This hunger to relearn within the workforce also reflected some interesting dimensions in other recent surveys. A Gallup-Amazon study revealed that 48% of workers in the US are willing to switch to a new job if offered skills training opportunities and 65% of them believe employer-provided upskilling is very important when evaluating a potential new job. A MetLife survey highlighted an even more interesting insight: two in three (63%) women who left the workforce during the pandemic said they are ready to return – and eight in 10 of those are considering careers in science, technology, engineering, and mathematics (STEM).

Source: Gallup-Amazon study.
Source: Gallup-Amazon study.

We seem to be witnessing a redefining of literacy, akin to Alvin Toffler’s prophecy, “The illiterate of the 21st century will not be those who cannot read and write, but those who cannot learn, unlearn and relearn.”

It's time to rethink your human resource strategy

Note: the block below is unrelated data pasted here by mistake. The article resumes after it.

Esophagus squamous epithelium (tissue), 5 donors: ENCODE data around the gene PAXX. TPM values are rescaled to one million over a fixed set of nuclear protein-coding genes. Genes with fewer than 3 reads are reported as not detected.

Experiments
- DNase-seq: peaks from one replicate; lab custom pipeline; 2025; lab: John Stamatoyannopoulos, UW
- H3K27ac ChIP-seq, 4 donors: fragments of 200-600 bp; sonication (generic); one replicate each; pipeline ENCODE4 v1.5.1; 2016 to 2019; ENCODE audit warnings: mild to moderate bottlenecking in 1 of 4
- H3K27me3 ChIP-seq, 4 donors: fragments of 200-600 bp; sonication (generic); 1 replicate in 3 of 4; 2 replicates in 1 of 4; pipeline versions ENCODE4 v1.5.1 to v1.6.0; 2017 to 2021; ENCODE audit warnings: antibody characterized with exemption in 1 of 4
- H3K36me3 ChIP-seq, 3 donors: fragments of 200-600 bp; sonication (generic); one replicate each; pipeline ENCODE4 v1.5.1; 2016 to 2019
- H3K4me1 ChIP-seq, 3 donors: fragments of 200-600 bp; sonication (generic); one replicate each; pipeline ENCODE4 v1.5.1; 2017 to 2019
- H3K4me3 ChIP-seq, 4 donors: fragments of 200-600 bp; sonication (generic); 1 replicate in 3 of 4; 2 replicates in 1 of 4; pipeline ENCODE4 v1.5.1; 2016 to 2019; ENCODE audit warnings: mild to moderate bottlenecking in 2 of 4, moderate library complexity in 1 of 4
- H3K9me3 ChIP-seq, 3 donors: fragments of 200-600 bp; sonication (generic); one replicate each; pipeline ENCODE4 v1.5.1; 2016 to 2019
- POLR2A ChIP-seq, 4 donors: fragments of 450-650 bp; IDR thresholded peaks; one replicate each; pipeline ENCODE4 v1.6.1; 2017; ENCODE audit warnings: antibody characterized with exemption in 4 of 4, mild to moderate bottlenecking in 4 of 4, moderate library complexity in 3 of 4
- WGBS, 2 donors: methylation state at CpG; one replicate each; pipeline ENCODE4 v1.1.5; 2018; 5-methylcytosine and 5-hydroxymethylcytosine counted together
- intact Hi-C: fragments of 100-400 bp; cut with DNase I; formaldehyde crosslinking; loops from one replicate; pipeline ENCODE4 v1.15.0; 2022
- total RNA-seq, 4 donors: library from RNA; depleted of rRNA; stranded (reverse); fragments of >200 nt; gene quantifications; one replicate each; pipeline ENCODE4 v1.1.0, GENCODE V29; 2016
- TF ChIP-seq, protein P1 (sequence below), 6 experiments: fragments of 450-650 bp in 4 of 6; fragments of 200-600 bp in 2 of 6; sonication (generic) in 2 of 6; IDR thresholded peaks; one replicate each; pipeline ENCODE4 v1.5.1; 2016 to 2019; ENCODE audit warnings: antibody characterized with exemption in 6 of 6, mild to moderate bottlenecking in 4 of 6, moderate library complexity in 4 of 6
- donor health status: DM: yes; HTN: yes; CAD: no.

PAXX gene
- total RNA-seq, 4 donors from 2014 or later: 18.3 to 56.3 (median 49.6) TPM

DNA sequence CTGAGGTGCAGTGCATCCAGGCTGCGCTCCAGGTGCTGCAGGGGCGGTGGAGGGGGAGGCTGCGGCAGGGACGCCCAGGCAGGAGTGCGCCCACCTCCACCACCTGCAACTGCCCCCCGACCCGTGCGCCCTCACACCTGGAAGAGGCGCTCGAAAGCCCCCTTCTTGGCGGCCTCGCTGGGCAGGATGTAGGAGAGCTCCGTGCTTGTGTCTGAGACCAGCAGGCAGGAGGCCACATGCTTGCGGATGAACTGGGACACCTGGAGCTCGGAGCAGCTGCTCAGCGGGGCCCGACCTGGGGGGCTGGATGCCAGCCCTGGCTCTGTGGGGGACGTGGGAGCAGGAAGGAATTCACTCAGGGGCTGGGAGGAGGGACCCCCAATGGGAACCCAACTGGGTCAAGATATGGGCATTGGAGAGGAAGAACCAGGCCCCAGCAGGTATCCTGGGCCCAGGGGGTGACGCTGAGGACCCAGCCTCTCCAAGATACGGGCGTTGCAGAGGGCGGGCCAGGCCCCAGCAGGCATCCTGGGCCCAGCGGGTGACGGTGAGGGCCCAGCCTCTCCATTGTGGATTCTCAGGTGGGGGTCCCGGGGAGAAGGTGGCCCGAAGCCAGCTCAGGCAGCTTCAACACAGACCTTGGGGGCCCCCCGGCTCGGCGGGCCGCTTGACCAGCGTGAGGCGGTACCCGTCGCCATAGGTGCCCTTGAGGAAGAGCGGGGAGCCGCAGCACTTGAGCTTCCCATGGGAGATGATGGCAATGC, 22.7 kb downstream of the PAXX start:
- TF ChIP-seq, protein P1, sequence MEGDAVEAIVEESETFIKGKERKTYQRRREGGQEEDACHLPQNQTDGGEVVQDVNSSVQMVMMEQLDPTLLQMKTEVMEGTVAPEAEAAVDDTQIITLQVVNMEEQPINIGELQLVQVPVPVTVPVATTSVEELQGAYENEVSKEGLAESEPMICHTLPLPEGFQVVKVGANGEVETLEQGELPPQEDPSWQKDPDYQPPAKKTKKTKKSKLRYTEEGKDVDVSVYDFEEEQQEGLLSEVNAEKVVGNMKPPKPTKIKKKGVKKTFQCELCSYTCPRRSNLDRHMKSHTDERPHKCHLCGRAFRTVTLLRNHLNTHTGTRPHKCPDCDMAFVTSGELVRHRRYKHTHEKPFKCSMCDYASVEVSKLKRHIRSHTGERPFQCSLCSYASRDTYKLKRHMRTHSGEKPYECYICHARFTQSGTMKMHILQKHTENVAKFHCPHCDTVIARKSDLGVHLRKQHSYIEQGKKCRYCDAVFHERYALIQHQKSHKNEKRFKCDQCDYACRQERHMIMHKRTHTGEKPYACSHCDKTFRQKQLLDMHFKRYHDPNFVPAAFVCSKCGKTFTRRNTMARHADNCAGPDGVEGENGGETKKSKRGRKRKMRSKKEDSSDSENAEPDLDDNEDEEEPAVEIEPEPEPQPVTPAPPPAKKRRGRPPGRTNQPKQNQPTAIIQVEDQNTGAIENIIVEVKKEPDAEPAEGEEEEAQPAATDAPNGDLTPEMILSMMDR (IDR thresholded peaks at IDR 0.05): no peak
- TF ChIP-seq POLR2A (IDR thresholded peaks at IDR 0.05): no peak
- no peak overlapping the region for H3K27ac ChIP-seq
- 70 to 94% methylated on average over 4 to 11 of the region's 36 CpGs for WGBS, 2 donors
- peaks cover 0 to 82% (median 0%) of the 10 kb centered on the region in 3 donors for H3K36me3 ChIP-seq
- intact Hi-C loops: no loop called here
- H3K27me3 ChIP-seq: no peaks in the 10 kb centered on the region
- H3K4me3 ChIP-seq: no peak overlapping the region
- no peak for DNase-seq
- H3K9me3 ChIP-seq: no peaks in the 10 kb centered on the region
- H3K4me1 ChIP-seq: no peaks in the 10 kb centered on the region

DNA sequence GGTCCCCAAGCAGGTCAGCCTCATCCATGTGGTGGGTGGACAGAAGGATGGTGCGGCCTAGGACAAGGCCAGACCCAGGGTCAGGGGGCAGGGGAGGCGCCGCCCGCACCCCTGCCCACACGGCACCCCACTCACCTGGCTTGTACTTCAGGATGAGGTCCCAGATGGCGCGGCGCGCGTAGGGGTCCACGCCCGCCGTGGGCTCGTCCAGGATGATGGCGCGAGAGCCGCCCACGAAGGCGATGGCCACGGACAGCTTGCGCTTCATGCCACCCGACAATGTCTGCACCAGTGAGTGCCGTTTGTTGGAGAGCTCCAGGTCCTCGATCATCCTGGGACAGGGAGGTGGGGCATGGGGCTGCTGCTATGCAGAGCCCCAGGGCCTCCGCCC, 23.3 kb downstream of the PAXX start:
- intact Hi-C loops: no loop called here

What should companies do in the eye of this storm? Every sailor knows there are only two ways to weather a storm – find the nearest port and anchor till it blows over, or adjust its sail, change course and ride the waves. What’s needed in the corporate environment is an adjustment of the sails. Denying this trend, playing it passively, or even reacting too aggressively (think inflated compensation tactics) is perhaps not the best solution, what is needed are three simple but foundational shifts in organizational human resource strategy:

1. Retention: shift from compensation reward to learning reward

It’s time to broaden the employment perspective away from CTCs (cost to company). According to a BCG survey, 68% of workers around the world – blue and white-collar alike – are willing to retrain and learn new skills. We knew this about Gen Z and the Millennials. Not so well known was that fact that nearly two-thirds of people over 45 are prepared to spend a significant amount of time learning new skills. Interestingly, the perceived value of training and development is reported to have almost doubled in the last five years. Rewarding and actively encouraging this effort could be an effective new lever for reframing the organizational view of talent retention.